>> language, as the term is usually understood. There are
    >> non-alphabetic, non-numeric characters in the language
    >> like semicolon (';') that have specific semantics.
    >>
    >> You should not use an out-of-date language specification,
    >> though. Use the current one.

    >
    > Got a link to this?
    >
    >>
    >> --
    >> Lew

    >
    > One guy in another group was telling me that the typical way
    > to internationalize a computer language would be to take the
    > local punctuation marks and translate them in their ASCII
    > equivalents. The case in point was a Comma as the delimiter
    > between parameters.
    >
    >

    A preprocessor?
     
    Jeff Higgins, May 22, 2010
    #2
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  3. Lew

    Lew Guest

    Peter Olcott wrote:
    >>> http://java.sun.com/docs/books/jls/second_edition/html/lexical.doc.html


    Lew wrote:
    >> You should not use an out-of-date language specification,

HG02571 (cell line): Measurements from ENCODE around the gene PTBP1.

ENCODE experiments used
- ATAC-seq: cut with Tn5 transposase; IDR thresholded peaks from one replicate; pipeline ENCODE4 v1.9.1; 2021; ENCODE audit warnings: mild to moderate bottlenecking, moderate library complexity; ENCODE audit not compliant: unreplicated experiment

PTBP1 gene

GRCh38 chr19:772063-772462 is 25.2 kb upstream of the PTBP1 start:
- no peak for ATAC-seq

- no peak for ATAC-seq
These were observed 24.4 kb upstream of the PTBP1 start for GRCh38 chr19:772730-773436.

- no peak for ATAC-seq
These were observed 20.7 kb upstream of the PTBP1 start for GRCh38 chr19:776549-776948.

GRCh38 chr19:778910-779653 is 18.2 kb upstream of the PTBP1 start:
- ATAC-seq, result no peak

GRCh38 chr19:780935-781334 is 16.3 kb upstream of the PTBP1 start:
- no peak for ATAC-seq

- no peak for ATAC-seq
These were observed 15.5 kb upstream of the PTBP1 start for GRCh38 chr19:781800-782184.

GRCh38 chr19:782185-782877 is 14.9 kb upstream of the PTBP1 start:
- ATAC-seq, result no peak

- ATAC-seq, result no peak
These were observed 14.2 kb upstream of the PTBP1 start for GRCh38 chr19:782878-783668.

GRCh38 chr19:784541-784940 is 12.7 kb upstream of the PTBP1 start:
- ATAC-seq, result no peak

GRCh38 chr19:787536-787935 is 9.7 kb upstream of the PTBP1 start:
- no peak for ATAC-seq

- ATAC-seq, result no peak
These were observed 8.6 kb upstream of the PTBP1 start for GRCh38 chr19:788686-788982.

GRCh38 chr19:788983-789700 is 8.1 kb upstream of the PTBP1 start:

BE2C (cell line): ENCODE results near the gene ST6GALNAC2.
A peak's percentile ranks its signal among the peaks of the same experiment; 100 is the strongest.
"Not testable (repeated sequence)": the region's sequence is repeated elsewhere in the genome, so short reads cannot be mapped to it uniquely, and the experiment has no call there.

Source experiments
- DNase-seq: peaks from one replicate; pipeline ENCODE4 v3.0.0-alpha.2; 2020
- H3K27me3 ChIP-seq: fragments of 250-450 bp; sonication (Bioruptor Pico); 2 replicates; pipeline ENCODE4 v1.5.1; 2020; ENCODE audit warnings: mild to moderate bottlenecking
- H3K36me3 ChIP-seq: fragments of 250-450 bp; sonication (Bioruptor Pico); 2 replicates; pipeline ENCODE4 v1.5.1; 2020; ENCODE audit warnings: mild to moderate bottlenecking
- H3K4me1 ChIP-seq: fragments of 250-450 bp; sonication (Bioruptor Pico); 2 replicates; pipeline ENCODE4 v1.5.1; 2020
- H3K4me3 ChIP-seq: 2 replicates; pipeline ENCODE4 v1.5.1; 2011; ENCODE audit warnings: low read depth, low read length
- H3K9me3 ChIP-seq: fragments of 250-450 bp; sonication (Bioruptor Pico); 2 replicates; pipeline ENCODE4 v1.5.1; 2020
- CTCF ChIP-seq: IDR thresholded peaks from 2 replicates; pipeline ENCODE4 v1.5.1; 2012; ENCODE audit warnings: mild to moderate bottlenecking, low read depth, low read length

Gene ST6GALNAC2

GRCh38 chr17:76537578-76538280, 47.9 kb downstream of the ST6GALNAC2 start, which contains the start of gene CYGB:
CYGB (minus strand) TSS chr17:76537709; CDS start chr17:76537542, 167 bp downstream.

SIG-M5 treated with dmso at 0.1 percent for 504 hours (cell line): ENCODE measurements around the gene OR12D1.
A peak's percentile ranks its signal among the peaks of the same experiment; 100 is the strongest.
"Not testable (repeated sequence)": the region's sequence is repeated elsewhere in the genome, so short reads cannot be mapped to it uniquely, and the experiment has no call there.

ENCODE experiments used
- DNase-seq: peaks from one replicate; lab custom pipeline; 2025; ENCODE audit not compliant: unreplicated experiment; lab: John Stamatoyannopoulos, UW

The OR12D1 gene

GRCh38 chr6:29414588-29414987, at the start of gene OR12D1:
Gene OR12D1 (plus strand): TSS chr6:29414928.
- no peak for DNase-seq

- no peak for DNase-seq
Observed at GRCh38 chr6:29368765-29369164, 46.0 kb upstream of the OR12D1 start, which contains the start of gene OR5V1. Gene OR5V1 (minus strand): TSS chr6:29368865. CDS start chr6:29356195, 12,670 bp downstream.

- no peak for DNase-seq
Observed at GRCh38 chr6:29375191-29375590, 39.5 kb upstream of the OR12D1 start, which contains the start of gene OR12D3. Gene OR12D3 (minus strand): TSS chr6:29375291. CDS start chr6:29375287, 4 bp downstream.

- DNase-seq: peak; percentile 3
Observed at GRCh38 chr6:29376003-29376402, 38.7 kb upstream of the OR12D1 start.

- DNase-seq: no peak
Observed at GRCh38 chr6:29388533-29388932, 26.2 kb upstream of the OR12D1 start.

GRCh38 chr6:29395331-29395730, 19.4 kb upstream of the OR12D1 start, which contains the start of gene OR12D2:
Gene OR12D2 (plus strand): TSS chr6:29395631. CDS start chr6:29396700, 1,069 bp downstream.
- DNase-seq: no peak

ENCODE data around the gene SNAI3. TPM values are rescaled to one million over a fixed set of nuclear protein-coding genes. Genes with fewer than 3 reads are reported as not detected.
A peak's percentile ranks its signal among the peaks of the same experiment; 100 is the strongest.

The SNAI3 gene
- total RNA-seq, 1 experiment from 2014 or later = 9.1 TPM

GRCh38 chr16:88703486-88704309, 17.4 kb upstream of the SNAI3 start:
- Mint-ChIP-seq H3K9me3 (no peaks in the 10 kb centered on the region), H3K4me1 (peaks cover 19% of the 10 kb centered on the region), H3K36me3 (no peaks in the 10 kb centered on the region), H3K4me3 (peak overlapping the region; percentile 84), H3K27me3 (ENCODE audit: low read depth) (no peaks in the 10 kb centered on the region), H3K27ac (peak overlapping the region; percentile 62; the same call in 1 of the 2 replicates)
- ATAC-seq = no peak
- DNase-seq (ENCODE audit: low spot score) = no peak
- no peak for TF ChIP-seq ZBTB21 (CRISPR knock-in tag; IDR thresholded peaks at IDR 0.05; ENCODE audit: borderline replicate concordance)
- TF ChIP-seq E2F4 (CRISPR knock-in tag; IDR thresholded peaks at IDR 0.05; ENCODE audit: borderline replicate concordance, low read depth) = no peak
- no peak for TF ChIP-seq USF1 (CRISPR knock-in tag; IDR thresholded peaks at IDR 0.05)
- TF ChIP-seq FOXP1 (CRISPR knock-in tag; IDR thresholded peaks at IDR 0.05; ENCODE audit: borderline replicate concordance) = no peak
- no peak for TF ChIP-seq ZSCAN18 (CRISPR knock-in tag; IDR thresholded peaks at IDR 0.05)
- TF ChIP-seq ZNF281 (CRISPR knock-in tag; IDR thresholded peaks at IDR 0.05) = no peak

>> though. Use the current one.


    Peter Olcott wrote:
    > Got a link to this?


    Yes, and you do, too.

    What, you missed the one in Jeff Higgins's reply to your post a half hour
    earlier than mine?

    I didn't think it necessary to repeat information another respondent had
    already just provided you.

    Failing that, GIYF, or just follow the usual links through java.sun.com.

    --
    Lew
     
    Lew, May 22, 2010
    #3
  4. Lew

    markspace Guest

    Peter Olcott wrote:

    > One guy in another group was telling me that the typical way
    > to internationalize a computer language would be to take the
    > local punctuation marks and translate them in their ASCII
    > equivalents. The case in point was a Comma as the delimiter
    > between parameters.


    I think a better way might be to use an IDE that understands Java, and
    therefore uses the correct punctuation marks/code points to begin with.

    Are you actually having an issue with this? Or just speculating that it
    might be an issue?

    I'd get one of your "foreign" coders to try out either NetBeans or